During the first week of July, 2016 - approximately three months after Kobi had taken possession of the Nissan - the Garage's manager, Sabrina Perez, called Leger and advised him that the Vehicle had been repaired and he could pick it up (id. ¶ 25). Leger responded that his son was in the hospital, and he would arrange to pick up the Vehicle at a later date (id.). The following week, when Perez called again, Leger stated that he needed the rental car for a few more days to drive to his son's graduation and he agreed to pay any additional rental charges (id. ¶ 26). On or about July 12, 2016, Leger returned the rental car to Kobi, but refused to speak to anyone at the Garage and left without paying for anything and did not reclaim the Nissan (id. ¶ 27). Leger did not contact the Garage thereafter, but Kobi asserts that he cashed the repair check from Hereford (id. ¶ 28).
Approximately two weeks later, on or about July 25, 2016, Kobi arranged for A&E Liens, Inc. ("A&E") to file a garageman's lien in the amount of $11,880.62 on the Nissan (id. ¶ 29). During this same time frame, Perez also contacted Santander to advise that Leger refused to pay for the towing, repairs and rental charges. She also provided petitioner with copies of the estimates for the car repairs and the rental invoices, and advised that storage charges were accruing daily (id. ¶ 31-32). Perez states that she called Santander numerous times to resolve the matter by demanding that Santander pay for all of the outstanding charges (id. ¶ 32). On August 30, 2016, Santander's representative, Devin Bell, e-mailed the Garage and requested photographs of the vehicle, along with invoices for the damages (id. ¶ 33). Perez provided the requested documents on August 31, 2016 (id.).
Kobi alleges that on October 8, 2016, A&E served Notice of the Lien and Sale on Santander via certified mail (id. ¶ 30). On October 11, 2016, Perez, after receiving a request from Santander representative Gavin Watson, e-mailed him photographs of the vehicle, the estimate of the repairs and the rental car receipts (id. ¶ 34). On or about October 28, 2016, Santander's legal counsel notified the Garage that it would be presenting an OTSC to this Court on November 1, 2016, seeking return of the Vehicle for the posting of a bond for $15,000, as security for the purported garageman's lien on the Nissan (id. ¶ 35). Perez then called A&E, who advised that it would handle the matter and contact Santander to negotiate the lien (id. ¶ 36).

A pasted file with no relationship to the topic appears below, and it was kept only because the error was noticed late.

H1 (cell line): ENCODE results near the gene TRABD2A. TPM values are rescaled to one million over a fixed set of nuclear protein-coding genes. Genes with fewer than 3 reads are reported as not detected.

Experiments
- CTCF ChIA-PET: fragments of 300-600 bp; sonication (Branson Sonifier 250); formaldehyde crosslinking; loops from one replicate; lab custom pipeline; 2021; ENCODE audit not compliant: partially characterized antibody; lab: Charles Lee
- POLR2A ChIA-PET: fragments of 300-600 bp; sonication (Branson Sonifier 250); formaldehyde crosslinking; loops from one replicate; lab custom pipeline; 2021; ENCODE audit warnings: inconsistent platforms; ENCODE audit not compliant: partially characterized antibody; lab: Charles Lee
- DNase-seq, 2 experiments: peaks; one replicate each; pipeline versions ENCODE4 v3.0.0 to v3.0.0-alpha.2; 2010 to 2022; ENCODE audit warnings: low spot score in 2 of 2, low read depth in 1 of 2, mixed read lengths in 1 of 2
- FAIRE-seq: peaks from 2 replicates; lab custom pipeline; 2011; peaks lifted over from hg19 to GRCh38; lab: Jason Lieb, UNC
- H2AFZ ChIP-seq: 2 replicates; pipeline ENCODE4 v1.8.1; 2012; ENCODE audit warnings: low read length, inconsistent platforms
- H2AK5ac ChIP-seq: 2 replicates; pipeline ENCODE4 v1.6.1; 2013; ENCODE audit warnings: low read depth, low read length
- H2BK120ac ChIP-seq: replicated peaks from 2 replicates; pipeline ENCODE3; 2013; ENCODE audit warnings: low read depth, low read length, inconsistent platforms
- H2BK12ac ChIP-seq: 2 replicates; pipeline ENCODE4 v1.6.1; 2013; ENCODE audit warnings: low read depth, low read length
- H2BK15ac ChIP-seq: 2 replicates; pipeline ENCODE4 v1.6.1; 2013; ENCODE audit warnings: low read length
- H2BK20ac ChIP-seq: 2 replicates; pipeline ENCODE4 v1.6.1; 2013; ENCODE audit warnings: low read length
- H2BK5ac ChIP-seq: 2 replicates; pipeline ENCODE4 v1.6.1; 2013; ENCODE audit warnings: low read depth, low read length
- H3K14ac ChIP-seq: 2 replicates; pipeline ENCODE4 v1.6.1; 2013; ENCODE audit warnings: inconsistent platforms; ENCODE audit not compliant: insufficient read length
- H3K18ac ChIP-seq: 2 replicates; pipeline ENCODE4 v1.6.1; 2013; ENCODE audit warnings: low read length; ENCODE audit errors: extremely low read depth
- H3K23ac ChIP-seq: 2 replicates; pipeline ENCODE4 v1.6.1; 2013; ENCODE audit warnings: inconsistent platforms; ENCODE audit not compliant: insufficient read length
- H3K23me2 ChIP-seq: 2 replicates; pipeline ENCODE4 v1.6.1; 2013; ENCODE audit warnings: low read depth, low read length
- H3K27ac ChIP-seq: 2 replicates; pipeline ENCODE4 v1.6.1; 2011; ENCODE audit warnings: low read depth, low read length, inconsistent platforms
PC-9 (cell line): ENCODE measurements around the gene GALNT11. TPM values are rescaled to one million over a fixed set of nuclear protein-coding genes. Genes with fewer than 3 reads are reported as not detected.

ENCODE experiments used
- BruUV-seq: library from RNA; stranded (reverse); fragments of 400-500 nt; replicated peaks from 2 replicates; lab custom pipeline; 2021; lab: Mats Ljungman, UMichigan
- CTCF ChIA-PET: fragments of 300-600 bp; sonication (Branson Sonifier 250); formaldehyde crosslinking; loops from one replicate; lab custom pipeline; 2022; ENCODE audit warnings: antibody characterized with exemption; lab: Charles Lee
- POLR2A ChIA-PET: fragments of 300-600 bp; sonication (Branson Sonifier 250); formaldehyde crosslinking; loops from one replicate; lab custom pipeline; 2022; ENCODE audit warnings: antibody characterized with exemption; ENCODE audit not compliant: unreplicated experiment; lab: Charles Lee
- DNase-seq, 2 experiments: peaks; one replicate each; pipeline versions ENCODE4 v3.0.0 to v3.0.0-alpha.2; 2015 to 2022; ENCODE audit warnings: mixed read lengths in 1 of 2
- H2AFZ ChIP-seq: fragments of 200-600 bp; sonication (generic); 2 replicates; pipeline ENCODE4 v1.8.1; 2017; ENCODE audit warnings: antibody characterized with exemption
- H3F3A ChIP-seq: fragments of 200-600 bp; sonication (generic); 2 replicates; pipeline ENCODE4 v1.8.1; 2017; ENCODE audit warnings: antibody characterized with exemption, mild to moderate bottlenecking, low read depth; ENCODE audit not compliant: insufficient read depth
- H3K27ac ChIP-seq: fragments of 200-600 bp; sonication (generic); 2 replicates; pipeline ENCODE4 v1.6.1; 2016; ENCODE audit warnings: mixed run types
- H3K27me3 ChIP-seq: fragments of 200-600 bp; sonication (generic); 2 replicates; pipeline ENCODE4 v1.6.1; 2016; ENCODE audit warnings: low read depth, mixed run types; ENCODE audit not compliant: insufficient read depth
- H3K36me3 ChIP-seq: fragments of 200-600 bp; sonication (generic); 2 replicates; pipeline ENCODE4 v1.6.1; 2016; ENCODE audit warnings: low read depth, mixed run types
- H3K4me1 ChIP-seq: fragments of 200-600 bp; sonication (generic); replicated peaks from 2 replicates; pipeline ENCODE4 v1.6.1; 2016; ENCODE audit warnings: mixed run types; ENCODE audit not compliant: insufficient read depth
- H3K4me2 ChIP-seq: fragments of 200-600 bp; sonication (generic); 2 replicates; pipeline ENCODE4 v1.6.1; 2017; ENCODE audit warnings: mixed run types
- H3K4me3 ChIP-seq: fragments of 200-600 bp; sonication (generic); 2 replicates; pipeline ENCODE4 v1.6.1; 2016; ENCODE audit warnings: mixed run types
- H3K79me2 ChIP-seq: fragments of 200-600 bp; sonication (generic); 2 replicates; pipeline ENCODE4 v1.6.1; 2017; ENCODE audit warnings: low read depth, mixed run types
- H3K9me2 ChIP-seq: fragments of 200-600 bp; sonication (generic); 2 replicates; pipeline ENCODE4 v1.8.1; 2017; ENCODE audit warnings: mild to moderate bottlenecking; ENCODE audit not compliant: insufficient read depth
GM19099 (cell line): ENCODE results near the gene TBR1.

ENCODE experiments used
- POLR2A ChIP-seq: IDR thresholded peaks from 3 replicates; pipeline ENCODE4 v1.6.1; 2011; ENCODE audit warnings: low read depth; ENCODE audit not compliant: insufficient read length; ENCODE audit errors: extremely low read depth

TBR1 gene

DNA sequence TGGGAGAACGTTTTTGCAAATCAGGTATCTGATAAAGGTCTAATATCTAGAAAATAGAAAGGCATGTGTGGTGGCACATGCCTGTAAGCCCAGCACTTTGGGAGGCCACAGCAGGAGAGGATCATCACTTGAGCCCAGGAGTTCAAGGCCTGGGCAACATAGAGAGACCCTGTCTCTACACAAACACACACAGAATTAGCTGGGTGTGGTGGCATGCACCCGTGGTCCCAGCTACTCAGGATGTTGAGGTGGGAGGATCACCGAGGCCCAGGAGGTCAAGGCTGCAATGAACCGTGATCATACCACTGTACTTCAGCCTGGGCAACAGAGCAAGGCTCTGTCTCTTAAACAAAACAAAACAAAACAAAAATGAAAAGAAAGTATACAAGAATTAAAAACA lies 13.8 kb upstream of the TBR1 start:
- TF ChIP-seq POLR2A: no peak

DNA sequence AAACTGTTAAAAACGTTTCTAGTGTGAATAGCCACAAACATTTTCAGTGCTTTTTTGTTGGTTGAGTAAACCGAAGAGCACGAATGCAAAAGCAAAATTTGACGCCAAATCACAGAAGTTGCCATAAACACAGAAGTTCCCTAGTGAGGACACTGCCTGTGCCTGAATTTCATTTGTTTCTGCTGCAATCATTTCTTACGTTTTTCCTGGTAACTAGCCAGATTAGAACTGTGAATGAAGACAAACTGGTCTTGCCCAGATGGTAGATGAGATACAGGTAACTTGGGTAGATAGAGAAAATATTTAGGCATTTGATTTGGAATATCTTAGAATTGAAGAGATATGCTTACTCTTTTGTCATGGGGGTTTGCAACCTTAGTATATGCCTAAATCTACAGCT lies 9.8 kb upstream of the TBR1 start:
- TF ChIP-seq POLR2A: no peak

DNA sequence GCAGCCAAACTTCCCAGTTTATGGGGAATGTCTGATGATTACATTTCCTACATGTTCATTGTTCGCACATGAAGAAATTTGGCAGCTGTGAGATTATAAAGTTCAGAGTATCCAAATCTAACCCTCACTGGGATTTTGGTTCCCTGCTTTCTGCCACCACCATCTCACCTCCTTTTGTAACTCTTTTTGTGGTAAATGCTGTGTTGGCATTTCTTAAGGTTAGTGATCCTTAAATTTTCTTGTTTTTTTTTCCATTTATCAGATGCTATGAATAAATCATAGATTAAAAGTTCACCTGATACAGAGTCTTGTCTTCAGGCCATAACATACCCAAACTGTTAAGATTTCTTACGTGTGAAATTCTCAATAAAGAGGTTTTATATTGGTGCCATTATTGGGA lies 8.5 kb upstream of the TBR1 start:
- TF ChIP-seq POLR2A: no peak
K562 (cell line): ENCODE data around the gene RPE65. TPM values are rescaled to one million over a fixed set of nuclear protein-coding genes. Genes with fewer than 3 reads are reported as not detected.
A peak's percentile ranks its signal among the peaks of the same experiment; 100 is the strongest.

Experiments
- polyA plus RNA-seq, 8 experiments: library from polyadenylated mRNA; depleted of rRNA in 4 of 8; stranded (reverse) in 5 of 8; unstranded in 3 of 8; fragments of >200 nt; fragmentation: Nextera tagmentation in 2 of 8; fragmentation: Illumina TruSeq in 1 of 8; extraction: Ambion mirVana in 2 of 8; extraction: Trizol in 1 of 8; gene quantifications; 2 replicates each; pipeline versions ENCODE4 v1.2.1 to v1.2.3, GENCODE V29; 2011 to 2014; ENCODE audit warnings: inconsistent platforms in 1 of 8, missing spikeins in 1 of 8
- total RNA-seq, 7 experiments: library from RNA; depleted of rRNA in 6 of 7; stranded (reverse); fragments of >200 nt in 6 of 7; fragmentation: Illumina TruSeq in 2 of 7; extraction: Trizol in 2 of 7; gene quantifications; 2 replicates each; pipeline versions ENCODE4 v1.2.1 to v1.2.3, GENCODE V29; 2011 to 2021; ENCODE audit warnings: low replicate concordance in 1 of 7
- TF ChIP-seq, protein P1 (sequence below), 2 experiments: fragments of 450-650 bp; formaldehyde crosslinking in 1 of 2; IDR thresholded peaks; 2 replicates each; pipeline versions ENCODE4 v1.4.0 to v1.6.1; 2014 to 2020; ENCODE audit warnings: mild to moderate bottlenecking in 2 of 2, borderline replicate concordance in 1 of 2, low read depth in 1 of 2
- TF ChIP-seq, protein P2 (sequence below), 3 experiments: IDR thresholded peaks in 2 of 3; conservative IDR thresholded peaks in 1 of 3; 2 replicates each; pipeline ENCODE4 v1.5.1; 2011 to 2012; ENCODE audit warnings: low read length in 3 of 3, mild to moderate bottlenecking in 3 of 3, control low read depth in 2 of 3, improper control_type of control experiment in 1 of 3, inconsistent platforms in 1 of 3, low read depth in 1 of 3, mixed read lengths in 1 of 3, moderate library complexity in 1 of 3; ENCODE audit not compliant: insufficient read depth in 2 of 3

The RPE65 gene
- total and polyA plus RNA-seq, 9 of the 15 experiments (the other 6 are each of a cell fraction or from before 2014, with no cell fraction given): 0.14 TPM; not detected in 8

On or about November 3, 2016, the Garage received a signed OTSC dated November 1, 2016, ordering, among other things, the release of the Vehicle to Santander's agent upon demand (id. ¶ 37). On or about January 12, 2017, the Garage turned the Vehicle over to Santander (id. ¶ 38).
Following receipt of Kobi's answer, Santander moved to dismiss the counterclaims for failure to state a cause of action, based on the factual allegations presented in support of those counterclaims, which indicated that all of the alleged damages sought by Kobi were incurred at the behest of Leger, and Santander was not even aware of such damages until after they were incurred (Affirmation of Rudolph Meola, Esq., dated January 18, 2019 ["Meola Aff']).
Kobi opposed the motion, claiming that its causes of action for unjust enrichment and quantum meruit were adequately pled in that Santander benefitted from the towing, repairs and storage of the Vehicle (Affirmation of Elana Sharara, Esq., dated January 30, 2019 ["Sharara Aff"] ¶ 24). Kobi further argues that it had a relationship with Santander such that petitioner knew or should have known that the services provided by Kobi were only provided with the expectation of payment (id. ¶ 26). As evidence of this relationship, Kobi relies on the allegations that Perez contacted Santander several times in July 2016 to advise it of the charges that had been incurred at the behest of Leger, who refused to pay, and Santander replied that it would review the matter (id. ¶¶ 27-28). On this basis, Kobi seeks $20,268.54 in damages from Santander (id., Ex D [Affidavit of Sabrina Perez, sworn to on January 17, 2019 ["Perez Aff"] ¶ 16).
The Perez affidavit restates the factual allegations contained in Kobi's verified answer and counterclaims.